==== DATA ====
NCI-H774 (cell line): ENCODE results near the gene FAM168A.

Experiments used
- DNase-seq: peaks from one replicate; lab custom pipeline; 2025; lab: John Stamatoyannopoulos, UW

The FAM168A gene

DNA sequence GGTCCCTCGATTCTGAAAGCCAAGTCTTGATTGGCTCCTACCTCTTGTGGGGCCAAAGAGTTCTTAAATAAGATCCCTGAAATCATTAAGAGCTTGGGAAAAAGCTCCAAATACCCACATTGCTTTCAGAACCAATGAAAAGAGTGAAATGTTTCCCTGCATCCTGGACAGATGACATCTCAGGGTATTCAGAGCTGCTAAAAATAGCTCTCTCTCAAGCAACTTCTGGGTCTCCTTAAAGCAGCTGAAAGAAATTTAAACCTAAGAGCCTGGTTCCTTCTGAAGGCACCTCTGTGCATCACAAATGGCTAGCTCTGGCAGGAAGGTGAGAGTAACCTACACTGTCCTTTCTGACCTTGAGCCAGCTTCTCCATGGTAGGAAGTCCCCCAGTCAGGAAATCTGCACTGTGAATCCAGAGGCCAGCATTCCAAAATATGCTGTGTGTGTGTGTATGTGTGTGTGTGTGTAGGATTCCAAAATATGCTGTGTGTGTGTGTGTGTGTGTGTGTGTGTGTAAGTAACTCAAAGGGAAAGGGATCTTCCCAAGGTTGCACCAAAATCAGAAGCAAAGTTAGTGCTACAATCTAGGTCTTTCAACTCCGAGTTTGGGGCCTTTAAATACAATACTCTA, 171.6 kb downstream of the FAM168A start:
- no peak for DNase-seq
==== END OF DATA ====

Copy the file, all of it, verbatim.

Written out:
NCI-H774 (cell line): ENCODE results near the gene FAM168A.

Experiments used
- DNase-seq: peaks from one replicate; lab custom pipeline; 2025; lab: John Stamatoyannopoulos, UW

The FAM168A gene

DNA sequence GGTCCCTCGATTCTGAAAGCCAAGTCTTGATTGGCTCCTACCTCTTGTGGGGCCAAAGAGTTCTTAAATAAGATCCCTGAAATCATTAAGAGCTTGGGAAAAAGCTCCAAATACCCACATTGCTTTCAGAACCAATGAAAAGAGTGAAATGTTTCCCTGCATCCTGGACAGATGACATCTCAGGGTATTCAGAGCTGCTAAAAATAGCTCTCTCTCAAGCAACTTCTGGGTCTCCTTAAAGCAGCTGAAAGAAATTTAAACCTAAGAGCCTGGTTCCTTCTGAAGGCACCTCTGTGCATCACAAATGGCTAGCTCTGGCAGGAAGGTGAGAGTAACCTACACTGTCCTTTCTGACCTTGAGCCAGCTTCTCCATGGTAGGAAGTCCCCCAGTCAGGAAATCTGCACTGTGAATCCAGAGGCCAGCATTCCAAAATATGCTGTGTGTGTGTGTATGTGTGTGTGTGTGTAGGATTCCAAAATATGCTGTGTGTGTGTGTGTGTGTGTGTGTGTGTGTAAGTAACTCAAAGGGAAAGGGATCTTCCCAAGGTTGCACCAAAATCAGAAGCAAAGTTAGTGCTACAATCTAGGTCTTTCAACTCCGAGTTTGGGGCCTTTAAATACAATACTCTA, 171.6 kb downstream of the FAM168A start:
- no peak for DNase-seq